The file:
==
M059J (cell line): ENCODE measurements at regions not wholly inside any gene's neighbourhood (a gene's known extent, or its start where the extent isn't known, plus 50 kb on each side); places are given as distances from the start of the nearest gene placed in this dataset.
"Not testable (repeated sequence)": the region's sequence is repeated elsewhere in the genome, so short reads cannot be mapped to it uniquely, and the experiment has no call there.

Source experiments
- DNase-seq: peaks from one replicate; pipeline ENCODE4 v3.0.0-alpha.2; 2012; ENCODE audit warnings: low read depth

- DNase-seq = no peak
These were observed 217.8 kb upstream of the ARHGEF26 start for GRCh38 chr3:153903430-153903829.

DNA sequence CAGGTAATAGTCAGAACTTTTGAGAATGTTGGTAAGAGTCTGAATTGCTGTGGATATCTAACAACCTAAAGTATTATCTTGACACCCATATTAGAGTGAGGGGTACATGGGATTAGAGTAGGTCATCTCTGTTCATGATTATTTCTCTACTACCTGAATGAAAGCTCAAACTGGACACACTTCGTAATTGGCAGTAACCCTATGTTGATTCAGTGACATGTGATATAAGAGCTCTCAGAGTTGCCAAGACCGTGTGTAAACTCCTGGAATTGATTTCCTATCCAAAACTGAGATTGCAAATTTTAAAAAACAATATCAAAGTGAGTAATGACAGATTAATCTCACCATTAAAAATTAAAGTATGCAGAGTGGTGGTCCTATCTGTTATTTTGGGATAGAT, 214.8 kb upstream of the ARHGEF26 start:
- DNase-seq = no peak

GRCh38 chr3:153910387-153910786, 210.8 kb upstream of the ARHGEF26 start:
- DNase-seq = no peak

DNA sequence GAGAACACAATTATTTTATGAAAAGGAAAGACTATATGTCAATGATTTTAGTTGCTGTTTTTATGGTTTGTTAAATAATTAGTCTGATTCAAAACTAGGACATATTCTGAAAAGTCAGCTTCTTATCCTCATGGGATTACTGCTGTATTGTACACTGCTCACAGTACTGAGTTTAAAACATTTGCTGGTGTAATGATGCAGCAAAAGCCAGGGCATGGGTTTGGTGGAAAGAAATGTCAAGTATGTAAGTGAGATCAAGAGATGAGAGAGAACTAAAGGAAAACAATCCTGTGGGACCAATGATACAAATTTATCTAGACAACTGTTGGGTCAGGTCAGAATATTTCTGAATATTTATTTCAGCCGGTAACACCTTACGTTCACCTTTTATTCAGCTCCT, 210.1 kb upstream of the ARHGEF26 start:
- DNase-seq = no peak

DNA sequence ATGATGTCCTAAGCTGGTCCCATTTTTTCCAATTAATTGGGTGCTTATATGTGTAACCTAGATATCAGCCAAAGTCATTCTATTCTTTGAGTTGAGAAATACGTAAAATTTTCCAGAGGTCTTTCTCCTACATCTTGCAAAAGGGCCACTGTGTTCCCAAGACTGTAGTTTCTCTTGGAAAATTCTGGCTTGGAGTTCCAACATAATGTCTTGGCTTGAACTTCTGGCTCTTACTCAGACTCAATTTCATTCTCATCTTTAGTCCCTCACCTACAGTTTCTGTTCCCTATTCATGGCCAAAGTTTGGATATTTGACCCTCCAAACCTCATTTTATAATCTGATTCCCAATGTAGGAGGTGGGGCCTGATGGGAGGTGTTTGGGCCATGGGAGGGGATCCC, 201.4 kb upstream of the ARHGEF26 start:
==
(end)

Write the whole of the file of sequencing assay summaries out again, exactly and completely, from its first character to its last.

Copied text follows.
M059J (cell line): ENCODE measurements at regions not wholly inside any gene's neighbourhood (a gene's known extent, or its start where the extent isn't known, plus 50 kb on each side); places are given as distances from the start of the nearest gene placed in this dataset.
"Not testable (repeated sequence)": the region's sequence is repeated elsewhere in the genome, so short reads cannot be mapped to it uniquely, and the experiment has no call there.

Source experiments
- DNase-seq: peaks from one replicate; pipeline ENCODE4 v3.0.0-alpha.2; 2012; ENCODE audit warnings: low read depth

- DNase-seq = no peak
These were observed 217.8 kb upstream of the ARHGEF26 start for GRCh38 chr3:153903430-153903829.

DNA sequence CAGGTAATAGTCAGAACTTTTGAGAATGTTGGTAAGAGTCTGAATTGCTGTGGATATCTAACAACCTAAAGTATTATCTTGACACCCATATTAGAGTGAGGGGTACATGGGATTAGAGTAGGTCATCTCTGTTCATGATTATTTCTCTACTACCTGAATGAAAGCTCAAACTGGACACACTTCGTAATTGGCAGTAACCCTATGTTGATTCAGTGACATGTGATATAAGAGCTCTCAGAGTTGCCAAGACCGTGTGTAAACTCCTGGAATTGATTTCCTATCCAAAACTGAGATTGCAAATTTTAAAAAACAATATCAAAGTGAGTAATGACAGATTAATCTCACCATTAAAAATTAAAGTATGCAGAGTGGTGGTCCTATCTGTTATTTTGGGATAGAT, 214.8 kb upstream of the ARHGEF26 start:
- DNase-seq = no peak

GRCh38 chr3:153910387-153910786, 210.8 kb upstream of the ARHGEF26 start:
- DNase-seq = no peak

DNA sequence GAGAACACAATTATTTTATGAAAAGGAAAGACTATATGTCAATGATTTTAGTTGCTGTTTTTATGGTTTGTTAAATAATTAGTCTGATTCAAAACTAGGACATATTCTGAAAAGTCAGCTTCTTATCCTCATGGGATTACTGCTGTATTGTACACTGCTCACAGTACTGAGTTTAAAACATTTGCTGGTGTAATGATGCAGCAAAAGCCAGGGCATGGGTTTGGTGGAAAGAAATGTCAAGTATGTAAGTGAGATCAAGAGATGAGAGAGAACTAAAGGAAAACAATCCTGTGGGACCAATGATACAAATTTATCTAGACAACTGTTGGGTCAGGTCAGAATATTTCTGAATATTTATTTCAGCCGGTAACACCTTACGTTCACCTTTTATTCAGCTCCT, 210.1 kb upstream of the ARHGEF26 start:
- DNase-seq = no peak

DNA sequence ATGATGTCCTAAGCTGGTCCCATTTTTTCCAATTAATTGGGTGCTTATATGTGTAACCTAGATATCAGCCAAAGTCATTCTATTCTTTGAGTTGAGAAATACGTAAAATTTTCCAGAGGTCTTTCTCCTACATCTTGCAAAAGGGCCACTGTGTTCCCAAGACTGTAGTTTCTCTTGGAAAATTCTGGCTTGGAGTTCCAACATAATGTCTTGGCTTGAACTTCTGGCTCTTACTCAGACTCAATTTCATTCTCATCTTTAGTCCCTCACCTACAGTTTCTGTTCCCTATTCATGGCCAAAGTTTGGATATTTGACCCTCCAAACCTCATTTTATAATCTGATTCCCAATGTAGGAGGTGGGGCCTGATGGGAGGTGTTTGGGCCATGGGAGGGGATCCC, 201.4 kb upstream of the ARHGEF26 start: